Wednesday, January 18, 2017

Dark Chocolate-Buttermilk Muffins

My boys love anything with extra dark chocolate. Did you know that Hershey's makes a cocoa that's Special Dark? Just like the candy bar. That's what I used for these muffins, which explains why they're so dark. 

Here's the great news: These are SKINNY! I used lowfat buttermilk, 1 egg, and only 4 tablespoons of coconut oil in the entire batch. The batch makes 36 muffins! 

I made these for dessert last night, but you could easily feel good about having them for breakfast, brunch, or a mid-afternoon snack. 

Dark Chocolate-Buttermilk Muffins

Cooking spray
1 1/2 cups all-purpose flour
3/4 cup unsweetened dark cocoa powder (regular cocoa powder works too)
1 1/2 teaspoons baking powder
1/2 teaspoon baking soda
1/4 teaspoon salt
1 1/2 cups light brown sugar
4 tablespoons coconut oil
1 large egg
1 teaspoon vanilla extract
1 1/4 cups buttermilk (which is naturally lowfat!)
Powdered sugar for dusting the top (optional)

Preheat the oven to 350 degrees. Generously coat three 12-cup mini muffin pans with cooking spray. (I say generously because these muffins will stick if you don't). You could also use paper liners.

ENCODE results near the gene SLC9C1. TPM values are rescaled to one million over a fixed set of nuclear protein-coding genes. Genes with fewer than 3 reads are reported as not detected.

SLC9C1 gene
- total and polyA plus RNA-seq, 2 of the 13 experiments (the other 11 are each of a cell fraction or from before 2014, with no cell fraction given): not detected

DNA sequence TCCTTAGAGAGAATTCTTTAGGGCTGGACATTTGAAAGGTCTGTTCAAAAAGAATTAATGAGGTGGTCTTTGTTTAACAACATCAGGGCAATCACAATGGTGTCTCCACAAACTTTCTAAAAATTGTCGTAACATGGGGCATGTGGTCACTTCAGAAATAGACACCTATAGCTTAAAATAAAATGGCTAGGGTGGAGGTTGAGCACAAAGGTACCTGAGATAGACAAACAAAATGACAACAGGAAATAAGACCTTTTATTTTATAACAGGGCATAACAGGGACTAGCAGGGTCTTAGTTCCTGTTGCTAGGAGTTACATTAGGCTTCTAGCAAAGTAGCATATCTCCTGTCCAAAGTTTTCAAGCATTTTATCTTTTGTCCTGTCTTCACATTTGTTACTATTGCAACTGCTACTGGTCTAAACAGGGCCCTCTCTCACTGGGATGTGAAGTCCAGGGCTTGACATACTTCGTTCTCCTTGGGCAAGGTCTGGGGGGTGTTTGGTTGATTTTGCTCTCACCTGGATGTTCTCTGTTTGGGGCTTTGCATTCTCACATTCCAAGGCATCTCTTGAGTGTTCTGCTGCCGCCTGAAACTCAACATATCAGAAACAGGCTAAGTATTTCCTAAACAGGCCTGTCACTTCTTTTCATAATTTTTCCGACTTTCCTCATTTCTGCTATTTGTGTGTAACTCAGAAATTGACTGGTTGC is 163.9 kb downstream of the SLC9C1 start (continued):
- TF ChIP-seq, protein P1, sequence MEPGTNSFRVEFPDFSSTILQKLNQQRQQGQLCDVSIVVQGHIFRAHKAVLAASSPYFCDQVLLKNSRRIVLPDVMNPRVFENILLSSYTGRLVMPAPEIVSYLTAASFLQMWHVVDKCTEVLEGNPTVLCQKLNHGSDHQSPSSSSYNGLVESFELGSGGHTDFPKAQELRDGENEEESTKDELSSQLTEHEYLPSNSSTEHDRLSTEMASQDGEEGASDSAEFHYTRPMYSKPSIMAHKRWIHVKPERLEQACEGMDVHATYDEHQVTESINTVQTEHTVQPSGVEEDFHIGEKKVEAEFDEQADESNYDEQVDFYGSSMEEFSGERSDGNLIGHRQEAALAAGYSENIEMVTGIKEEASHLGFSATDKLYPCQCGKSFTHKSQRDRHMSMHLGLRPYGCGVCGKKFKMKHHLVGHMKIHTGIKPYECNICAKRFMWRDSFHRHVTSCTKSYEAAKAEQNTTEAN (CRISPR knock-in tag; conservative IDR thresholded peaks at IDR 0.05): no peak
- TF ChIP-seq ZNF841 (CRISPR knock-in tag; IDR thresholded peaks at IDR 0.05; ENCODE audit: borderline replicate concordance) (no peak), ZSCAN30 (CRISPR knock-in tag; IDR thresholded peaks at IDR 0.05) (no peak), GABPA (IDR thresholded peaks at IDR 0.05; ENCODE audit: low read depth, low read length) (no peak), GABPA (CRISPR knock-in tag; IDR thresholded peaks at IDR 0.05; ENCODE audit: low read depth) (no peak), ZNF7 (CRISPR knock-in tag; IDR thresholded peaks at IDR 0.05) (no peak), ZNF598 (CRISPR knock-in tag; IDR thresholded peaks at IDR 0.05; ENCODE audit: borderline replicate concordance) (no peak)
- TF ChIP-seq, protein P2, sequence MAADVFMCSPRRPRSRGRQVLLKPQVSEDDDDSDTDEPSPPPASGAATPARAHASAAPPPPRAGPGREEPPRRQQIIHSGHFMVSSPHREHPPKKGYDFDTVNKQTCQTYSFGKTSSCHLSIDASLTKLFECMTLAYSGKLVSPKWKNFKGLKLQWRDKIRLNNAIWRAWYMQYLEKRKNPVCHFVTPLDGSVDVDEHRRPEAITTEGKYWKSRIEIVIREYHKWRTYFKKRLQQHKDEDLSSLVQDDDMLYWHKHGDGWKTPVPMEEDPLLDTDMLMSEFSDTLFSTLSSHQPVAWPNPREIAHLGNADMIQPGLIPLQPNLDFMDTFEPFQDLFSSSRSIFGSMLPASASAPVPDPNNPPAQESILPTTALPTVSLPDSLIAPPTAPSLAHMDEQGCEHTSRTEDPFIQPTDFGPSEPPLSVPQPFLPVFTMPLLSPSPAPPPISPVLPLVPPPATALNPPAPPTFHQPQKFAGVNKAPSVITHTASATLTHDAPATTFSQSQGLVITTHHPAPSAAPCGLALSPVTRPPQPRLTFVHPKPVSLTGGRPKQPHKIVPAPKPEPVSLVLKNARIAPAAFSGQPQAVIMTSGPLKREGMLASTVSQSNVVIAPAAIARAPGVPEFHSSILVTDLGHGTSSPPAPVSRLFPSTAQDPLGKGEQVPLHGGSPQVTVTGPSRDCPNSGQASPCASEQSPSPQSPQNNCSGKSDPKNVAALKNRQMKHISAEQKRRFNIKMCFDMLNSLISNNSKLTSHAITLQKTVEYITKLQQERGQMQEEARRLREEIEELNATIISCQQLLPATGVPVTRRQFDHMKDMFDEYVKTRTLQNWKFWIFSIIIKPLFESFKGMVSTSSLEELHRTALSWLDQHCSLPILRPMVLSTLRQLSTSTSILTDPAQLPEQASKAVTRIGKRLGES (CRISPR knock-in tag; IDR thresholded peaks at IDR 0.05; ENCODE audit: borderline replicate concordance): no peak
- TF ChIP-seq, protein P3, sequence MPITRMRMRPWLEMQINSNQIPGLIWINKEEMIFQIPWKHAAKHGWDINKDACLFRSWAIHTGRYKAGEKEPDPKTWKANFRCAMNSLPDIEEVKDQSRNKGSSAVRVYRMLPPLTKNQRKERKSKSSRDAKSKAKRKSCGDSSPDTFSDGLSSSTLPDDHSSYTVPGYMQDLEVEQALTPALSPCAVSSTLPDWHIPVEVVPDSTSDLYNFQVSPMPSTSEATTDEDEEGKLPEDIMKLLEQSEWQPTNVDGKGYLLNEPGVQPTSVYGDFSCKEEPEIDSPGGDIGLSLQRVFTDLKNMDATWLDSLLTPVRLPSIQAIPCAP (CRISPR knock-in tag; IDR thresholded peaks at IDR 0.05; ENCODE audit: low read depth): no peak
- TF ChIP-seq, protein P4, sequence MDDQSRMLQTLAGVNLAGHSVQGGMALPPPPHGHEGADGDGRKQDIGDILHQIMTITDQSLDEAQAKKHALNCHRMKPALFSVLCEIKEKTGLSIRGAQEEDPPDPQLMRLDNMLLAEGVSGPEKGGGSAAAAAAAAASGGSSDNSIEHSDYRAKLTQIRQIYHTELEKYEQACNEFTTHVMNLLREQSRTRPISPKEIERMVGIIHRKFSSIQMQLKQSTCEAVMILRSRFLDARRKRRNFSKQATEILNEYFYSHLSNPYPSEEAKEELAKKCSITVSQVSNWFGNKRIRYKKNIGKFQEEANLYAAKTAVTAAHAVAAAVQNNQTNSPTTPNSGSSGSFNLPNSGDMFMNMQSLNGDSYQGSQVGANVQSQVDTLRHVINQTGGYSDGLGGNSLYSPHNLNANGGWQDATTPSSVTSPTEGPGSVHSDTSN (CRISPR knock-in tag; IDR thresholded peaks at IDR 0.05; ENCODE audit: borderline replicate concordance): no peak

In a bowl, combine the flour, cocoa, baking powder, baking soda, and salt. Mix well with a fork or whisk to combine. Set aside. 
In a mixing bowl, beat together the brown sugar and coconut oil until blended. Beat in the egg and vanilla. Beat in the flour mixture and buttermilk, alternating each and ending with the flour mixture. 
Spoon the mixture into the prepared muffin pans. Bake for 12 to 15 minutes, until a wooden pick comes out clean. 
Cool on wire racks. If desired, sift powdered sugar over top before serving. 

Makes 36 mini muffins


Baked Stuffed Artichokes

These are just the way my mom prepared them -- with seasoned bread crumbs and grated parmesan cheese. My mom didn't insert the lemon in the middle, but I love the way it looks. Plus, I like to "clean" the artichokes before stuffing and baking them (that means getting rid of the fuzzy portion). Why? So that once I serve them, folks can enjoy the leaves and get to the "heart" with ease. 

Note: How do you eat an artichoke? First, you work your way IN from the OUTER leaves. Pluck each leaf, scrape the base of leaf (and the filling that's on it) against your top teeth to get both the flesh of the leaf and stuffing in one bite. Discard the rest of the leaf. Once you get to the "heart", hold on tight -- it's downright incredible. 

Baked Stuffed Artichokes
Note: This recipe can easily be halved or doubled to serve as many people as you have. 

4 artichokes
1 lemon, sliced, plus extra lemons if you want to insert them in the middle of the artichoke before baking (1 lemon per artichoke)
1/2 cup Italian-style seasoned bread crumbs
1/2 cup grated parmesan cheese

Preheat the oven to 350 degrees.